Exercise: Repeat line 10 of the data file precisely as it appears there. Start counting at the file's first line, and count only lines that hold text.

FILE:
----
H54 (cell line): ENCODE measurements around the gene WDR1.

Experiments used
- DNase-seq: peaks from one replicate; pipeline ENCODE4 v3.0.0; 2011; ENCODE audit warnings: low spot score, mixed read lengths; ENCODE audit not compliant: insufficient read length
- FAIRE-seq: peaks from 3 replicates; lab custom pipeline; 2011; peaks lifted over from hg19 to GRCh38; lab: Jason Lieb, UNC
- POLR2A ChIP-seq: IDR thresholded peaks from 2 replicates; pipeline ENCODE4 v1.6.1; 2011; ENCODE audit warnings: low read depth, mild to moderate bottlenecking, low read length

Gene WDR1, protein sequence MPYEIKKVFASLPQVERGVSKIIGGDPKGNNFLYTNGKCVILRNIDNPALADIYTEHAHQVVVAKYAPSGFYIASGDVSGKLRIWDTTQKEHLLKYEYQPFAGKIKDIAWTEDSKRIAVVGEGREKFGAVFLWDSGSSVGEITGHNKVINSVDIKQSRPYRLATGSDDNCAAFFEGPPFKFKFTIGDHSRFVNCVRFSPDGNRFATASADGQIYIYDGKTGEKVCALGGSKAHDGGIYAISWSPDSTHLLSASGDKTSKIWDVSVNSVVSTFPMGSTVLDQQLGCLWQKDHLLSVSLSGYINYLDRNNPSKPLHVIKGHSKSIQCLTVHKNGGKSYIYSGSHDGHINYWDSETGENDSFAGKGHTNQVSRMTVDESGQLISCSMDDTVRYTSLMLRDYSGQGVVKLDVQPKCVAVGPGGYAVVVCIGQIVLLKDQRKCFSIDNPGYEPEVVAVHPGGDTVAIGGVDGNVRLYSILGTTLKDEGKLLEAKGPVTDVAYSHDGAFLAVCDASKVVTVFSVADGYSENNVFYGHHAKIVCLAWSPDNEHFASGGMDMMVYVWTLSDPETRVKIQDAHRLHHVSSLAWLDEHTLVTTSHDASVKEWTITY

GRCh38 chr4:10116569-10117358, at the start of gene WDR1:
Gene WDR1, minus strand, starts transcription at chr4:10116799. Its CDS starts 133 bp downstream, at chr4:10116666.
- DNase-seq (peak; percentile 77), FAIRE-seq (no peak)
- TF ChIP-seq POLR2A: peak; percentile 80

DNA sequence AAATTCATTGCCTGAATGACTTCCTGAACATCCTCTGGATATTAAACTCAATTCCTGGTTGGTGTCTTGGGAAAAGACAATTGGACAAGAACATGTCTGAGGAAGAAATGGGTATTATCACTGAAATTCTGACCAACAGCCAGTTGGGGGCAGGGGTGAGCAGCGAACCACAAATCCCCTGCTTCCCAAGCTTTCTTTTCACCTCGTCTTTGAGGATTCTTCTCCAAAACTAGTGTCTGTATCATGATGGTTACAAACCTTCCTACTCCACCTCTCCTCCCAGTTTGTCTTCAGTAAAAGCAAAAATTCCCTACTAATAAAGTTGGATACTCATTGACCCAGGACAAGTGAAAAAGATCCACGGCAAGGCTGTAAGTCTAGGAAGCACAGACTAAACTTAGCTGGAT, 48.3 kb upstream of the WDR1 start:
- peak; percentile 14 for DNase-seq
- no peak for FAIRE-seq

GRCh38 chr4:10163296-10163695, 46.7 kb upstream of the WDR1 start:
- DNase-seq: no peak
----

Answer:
- TF ChIP-seq POLR2A: peak; percentile 80